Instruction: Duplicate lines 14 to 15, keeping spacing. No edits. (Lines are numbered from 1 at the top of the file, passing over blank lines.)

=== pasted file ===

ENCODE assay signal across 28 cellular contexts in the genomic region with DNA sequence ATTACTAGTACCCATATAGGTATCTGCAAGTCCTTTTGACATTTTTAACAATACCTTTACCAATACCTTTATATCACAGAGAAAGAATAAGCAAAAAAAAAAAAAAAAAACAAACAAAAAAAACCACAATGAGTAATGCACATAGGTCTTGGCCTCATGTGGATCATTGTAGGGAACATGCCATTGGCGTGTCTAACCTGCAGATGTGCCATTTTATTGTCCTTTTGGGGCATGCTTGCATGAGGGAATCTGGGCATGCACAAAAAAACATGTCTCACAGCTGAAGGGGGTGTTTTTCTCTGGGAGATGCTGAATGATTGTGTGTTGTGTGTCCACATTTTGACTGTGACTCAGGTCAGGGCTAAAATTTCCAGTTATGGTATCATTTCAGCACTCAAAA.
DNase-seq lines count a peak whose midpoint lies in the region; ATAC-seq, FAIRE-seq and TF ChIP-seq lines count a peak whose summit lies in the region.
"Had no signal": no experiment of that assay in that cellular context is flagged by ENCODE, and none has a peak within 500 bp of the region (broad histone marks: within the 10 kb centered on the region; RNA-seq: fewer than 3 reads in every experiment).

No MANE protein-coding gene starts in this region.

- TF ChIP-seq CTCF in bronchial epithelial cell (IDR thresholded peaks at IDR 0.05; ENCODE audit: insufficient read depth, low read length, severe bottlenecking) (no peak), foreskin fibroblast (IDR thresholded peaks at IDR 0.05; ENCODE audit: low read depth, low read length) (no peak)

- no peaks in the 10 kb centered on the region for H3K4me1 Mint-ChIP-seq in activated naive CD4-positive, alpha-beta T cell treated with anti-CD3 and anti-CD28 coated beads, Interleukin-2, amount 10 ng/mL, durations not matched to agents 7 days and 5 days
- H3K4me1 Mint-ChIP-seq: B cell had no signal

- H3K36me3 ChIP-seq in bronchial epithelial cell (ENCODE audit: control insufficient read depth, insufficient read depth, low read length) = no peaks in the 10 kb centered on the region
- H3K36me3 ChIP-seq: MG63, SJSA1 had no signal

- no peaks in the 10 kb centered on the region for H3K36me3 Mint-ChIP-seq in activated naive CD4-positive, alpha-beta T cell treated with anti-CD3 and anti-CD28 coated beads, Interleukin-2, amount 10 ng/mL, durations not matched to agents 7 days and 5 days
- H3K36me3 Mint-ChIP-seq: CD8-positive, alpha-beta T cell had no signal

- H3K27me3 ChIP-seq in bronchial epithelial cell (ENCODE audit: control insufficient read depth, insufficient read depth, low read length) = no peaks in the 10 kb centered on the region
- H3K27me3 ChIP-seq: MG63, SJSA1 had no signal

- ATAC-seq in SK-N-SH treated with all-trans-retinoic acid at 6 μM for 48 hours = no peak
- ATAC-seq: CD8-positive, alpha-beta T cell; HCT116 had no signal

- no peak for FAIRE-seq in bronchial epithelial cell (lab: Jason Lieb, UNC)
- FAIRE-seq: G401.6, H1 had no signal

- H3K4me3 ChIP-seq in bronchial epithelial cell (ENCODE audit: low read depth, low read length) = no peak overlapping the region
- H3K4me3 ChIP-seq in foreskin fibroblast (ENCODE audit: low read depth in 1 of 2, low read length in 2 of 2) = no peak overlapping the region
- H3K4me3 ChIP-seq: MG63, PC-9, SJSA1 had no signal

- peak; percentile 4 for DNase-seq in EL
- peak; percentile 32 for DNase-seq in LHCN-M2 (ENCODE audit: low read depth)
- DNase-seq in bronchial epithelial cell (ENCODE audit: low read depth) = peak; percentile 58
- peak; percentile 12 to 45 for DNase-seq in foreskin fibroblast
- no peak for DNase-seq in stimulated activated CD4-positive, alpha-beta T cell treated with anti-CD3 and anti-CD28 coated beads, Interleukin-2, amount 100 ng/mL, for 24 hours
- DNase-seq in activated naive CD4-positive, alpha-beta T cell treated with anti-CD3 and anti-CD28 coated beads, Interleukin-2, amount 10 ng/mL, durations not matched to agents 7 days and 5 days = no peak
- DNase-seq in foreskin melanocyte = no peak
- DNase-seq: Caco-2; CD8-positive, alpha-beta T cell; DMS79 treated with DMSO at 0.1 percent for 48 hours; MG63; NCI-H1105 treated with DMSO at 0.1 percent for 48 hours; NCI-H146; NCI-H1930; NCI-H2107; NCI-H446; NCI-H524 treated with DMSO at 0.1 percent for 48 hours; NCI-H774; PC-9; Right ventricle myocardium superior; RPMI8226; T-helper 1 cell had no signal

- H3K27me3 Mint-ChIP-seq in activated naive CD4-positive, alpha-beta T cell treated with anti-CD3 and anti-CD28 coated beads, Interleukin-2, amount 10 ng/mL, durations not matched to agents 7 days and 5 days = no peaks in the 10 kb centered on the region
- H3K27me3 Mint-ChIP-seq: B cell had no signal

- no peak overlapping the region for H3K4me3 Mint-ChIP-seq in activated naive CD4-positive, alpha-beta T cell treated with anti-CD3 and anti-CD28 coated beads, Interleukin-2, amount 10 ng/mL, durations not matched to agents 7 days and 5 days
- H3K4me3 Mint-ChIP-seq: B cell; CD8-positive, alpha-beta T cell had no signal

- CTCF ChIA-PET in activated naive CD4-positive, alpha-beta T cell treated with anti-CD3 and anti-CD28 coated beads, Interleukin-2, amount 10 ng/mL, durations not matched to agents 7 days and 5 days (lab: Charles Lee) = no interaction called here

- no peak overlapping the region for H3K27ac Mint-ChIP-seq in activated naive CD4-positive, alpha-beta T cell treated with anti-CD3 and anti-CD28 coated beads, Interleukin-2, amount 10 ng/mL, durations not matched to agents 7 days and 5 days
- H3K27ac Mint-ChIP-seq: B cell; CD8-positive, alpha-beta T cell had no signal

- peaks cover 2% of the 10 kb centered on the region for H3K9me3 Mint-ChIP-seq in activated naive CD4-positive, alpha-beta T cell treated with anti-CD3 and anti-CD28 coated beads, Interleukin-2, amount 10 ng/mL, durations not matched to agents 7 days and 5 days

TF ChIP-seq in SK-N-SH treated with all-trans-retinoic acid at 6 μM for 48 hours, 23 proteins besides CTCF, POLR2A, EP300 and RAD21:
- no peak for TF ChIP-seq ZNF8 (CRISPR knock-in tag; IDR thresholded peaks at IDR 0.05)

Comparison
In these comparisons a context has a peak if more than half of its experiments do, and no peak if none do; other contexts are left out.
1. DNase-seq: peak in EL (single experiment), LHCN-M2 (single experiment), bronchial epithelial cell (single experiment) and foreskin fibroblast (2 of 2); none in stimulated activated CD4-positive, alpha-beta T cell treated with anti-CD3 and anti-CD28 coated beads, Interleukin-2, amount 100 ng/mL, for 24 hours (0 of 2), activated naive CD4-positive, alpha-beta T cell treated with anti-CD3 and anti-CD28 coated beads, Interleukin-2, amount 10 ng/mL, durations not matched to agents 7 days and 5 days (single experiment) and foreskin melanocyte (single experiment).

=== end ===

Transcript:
- ATAC-seq in SK-N-SH treated with all-trans-retinoic acid at 6 μM for 48 hours = no peak
- ATAC-seq: CD8-positive, alpha-beta T cell; HCT116 had no signal